inherited danger: inside mucopolysaccharidosis

Posted by Dr. Kim Smyth on Jul 19 2013

Glycosaminoglycans (GAGs) perform many key functions in our pets’ bodies, from maintaining tissue hydration and regulating cell growth to playing important roles in brain development. But when the breakdown of glycosaminoglycans goes awry, it can mean trouble for your dog or cat.

Mucopolysaccharidosis (MPS) is caused by a deficiency in one of the many enzymes needed to breakdown GAGs. In these cases, accumulations of improperly degraded GAGs form inside of our pet’s cells, leading to a variety of clinical signs.

There are several forms of mucopolysaccharidosis in cats and dogs, and they vary in the specific enzyme that is lacking. All forms of MPS have something in common, though – they are all inherited. Below is list of the breeds associated with each form of MPS.

  • MPS I: Domestic shorthair cats, Plott Hounds, Rottweilers
  • MPS II: Labrador Retrievers
  • MPS III: Wirehaired Dachshunds, New Zealand Huntaways, Schipperkes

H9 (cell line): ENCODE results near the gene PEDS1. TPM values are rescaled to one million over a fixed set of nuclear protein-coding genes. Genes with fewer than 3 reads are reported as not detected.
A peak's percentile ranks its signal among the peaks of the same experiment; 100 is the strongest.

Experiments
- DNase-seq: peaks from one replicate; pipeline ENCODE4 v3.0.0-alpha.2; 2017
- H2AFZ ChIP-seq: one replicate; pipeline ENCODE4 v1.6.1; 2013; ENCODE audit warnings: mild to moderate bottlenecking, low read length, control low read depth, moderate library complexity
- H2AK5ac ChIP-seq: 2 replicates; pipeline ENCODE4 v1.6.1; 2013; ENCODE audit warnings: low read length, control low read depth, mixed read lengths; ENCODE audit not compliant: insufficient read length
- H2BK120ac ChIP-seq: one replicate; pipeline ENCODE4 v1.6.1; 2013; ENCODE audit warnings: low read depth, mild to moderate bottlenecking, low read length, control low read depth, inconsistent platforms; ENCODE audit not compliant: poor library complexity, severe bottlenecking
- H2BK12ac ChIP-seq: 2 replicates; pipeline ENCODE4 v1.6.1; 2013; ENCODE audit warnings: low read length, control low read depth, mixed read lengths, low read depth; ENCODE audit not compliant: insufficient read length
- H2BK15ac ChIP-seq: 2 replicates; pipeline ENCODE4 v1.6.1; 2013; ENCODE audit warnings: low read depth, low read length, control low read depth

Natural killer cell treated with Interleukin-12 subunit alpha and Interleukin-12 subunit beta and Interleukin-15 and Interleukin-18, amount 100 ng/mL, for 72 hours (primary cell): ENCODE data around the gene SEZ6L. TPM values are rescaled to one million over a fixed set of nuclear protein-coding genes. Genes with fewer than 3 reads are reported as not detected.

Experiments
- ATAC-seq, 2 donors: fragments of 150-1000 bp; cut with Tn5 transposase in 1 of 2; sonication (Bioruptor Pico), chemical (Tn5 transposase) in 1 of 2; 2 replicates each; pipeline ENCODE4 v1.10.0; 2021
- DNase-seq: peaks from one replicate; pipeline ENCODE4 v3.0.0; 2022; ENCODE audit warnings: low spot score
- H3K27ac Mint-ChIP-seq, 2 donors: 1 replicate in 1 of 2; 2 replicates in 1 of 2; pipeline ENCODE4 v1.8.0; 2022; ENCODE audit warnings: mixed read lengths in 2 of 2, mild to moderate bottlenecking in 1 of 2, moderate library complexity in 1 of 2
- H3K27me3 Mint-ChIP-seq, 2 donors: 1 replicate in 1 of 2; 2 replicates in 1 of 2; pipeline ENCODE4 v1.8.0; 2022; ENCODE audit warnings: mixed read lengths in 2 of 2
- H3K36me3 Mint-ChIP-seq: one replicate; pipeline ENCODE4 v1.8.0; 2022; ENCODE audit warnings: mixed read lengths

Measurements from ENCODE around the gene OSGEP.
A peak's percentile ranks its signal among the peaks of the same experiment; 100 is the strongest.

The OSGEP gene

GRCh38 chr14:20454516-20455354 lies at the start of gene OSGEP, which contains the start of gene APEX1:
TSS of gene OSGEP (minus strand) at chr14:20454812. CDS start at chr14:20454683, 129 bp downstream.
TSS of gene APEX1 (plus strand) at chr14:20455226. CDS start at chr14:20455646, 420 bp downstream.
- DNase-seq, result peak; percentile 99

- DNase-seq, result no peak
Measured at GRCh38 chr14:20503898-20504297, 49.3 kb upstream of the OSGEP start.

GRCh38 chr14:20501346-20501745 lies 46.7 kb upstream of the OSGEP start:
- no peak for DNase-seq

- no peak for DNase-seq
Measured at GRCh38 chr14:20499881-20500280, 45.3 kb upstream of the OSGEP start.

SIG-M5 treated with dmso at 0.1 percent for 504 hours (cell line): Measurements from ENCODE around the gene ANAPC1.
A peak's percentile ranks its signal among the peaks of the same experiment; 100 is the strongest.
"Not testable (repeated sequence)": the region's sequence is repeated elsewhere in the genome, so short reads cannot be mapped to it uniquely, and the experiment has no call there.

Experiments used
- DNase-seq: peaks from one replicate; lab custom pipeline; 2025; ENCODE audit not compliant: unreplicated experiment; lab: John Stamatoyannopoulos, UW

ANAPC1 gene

• MPS IV: Siamese cats, Domestic shorthair cats, Miniature Pinschers, Welsh Corgis, Miniature Schnauzers, Chesapeake Bay Retrievers
  • MPS VII: Domestic shorthair cats, mixed breed dogs, German Shepherd Dogs, Rat Terriers

Improperly degraded GAGs accumulate in the cells of the skeletal system, nervous system, muscles, heart, eyes, or liver where they interfere with normal function. Depending on the form of MPS, clinical signs range from stunted growth and skeletal deformities to unsteady gait, tremors, and seizures. Changes in the cornea of the eye can also occur if GAGs accumulate there.

Clinical signs may be seen as early as 10 weeks of age and as late as 2 years old. MPS may be suspected by your veterinarian based on clinical signs, and the disease can be found using a urine test. Improperly degraded GAGs will eventually leak out of the cells where they are accumulating and when that occurs, they will spill over into your pet’s urine. Your veterinarian can send a urine sample off for analysis to confirm the presence of MPS in the urine.

Sadly, at this time, there is no treatment or cure for any of the forms of MPS, though patients may live up to five years or more with the disease. Because the disease is hereditary, studies are ongoing to develop breed specific DNA tests to detect disease carriers before breeding. Affected animals should not be bred.